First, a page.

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Modified Cobalt Thiocyanate Presumptive Color Test for Ketamine Hydrochloride

NCJ Number
Journal of Forensic Sciences Volume: 52 Issue: 1 Dated: January 2007 Pages: 84-87
Jeremiah A. Morris B.S.
Date Published
January 2007
4 pages
This paper describes the procedure and results for the testing of a new presumptive color test for the detection of ketamine hydrochloride, a Schedule III federally controlled substance.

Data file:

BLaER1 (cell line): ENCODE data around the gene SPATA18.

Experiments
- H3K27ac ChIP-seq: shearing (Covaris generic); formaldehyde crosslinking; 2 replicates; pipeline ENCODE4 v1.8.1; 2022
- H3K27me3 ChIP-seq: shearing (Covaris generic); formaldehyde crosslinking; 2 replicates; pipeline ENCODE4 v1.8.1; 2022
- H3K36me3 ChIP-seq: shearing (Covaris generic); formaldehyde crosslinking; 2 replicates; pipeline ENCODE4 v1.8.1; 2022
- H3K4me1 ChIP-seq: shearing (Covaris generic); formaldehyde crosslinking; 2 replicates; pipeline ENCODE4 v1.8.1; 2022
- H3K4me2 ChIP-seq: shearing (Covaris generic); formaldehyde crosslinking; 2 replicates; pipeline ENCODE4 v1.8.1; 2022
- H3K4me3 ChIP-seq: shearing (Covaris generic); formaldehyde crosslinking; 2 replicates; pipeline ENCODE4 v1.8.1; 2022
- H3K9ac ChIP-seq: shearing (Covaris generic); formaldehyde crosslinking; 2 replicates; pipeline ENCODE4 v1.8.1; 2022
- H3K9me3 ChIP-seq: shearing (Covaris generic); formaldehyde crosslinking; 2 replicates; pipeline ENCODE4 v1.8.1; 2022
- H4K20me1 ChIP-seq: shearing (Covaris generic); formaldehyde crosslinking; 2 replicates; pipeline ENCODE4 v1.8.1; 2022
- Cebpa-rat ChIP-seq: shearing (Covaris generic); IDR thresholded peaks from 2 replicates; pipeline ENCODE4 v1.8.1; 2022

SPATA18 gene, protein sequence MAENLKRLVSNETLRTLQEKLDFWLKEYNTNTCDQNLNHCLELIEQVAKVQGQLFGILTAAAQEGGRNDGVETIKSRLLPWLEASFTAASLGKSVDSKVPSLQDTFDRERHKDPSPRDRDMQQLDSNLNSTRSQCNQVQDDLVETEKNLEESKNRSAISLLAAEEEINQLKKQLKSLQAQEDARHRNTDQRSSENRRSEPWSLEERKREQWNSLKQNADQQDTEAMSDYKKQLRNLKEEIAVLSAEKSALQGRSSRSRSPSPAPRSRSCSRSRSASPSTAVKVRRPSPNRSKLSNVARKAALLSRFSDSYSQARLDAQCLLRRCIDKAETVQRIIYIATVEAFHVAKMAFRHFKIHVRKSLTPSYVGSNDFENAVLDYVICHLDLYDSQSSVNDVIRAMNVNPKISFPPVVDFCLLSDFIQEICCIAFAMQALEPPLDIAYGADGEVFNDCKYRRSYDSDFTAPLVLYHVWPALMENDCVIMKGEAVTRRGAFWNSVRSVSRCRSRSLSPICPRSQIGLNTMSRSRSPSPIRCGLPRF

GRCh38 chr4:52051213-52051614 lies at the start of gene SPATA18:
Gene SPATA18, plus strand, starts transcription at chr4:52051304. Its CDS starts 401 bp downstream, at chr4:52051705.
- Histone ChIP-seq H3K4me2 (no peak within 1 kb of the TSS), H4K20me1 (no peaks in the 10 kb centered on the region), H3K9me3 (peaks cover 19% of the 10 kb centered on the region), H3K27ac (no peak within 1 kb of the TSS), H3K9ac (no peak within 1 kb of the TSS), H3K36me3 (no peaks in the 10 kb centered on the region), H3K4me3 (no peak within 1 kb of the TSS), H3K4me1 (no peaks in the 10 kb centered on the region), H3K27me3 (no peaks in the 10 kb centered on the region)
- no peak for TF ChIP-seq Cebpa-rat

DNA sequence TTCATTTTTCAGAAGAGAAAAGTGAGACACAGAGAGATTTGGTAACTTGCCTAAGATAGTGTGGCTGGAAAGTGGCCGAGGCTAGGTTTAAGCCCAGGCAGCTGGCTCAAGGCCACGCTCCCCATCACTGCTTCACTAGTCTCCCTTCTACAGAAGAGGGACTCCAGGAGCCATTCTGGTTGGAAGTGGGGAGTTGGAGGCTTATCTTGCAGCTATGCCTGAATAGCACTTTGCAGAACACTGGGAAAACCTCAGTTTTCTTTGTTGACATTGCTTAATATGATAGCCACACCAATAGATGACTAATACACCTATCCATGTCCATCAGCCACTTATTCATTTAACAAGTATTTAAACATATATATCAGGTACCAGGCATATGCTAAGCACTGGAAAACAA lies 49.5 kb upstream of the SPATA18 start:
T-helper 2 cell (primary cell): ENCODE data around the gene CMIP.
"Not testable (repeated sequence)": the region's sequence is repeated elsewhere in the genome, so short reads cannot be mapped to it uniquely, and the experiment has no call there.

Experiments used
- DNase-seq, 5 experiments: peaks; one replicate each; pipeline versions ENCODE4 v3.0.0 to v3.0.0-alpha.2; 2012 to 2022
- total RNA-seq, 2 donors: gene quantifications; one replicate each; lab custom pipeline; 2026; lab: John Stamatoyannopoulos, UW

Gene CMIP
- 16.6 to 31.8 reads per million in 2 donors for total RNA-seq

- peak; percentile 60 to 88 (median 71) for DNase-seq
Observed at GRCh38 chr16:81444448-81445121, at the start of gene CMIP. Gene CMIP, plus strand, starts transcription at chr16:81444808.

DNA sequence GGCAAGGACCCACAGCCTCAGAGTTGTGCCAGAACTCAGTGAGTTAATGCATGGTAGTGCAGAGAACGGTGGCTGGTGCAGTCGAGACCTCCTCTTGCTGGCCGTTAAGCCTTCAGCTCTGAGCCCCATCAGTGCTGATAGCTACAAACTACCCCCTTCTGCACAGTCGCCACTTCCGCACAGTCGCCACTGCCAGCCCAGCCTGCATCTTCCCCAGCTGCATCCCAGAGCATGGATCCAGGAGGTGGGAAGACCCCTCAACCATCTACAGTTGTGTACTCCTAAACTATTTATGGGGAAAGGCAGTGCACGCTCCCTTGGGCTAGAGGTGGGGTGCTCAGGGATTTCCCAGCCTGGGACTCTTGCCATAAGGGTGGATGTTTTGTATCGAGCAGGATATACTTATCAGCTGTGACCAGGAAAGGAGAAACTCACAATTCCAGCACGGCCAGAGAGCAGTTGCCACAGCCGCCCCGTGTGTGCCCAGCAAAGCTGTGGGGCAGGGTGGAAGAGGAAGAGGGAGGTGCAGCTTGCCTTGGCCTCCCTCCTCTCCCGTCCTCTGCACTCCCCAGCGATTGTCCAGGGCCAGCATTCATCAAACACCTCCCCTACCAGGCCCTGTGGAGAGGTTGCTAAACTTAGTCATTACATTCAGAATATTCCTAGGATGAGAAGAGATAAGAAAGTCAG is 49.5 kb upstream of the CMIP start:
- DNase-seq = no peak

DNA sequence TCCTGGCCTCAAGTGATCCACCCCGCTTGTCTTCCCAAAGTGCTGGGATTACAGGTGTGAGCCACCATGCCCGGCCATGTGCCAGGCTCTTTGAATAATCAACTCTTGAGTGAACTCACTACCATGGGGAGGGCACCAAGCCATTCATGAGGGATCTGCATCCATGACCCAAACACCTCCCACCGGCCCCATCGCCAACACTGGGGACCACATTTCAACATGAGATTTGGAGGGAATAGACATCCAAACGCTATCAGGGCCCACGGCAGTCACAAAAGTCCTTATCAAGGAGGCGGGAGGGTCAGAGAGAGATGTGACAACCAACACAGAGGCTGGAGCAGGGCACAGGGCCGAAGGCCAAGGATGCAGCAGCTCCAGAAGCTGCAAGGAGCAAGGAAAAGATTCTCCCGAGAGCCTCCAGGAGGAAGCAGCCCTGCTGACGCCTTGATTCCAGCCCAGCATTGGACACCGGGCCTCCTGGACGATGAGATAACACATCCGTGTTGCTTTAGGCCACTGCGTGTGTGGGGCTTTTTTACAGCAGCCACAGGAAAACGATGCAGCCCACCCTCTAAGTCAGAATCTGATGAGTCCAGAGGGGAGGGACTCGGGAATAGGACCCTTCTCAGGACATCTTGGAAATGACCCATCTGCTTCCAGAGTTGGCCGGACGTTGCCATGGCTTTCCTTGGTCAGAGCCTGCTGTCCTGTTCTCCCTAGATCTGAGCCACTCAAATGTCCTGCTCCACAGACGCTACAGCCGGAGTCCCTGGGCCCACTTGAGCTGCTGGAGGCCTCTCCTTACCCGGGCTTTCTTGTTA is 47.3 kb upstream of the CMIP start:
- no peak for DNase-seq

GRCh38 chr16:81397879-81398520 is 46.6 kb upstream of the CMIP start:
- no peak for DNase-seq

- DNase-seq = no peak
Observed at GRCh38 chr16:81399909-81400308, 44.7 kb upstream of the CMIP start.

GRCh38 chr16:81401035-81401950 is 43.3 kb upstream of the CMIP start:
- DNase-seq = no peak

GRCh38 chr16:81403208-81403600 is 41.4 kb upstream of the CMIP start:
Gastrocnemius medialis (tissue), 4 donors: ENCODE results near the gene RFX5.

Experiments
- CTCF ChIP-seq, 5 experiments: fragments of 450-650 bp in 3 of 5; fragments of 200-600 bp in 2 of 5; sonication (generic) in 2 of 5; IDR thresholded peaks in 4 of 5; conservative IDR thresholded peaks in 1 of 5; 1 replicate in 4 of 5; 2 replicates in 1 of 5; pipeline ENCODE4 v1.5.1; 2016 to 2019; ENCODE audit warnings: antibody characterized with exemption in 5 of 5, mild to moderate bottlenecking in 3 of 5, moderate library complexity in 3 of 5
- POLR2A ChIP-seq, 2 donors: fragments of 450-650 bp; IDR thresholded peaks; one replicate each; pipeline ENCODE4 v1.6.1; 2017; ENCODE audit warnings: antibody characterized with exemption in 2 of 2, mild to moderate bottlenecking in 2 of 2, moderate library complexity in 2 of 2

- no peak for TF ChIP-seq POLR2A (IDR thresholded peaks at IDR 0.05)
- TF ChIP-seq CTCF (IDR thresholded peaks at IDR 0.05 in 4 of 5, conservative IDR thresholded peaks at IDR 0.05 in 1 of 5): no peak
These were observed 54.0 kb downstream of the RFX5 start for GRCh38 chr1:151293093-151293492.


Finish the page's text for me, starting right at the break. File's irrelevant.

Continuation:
The test was found to be sufficiently sensitive for the detection and analysis of commercial ketamine hydrochloride products. Of all the compounds tested, only ketamine hydrochloride produced a lavender to purple precipitate. Investigation of the source of the color development produced by ketamine hydrochloride revealed an unknown cobalt complex that involved ketamine, the thiocyanate ion, the hydroxide ion, and a chloride ion. The color was confirmed to be the result of a complex, rather than a permanent change of the ketamine molecule through a chemical reaction. The new test is a modification of the standard cobalt thiocyanate (CoSCN) test for cocaine. It uses reagents commonly used in forensic drug analysis. The author describes the reagent preparation. In the testing, a two-step procedure for liquids and a three-step procedure for powdered samples were used. Ninety-four compounds that included a wide variety of controlled substance classes, adulterants, diluents, and excipients were screened with the modified CoSCN test. Common solvents such as tap water, a saline solution, methanol, and ethanol were also screened. 1 table, 2 figures, and 7 references


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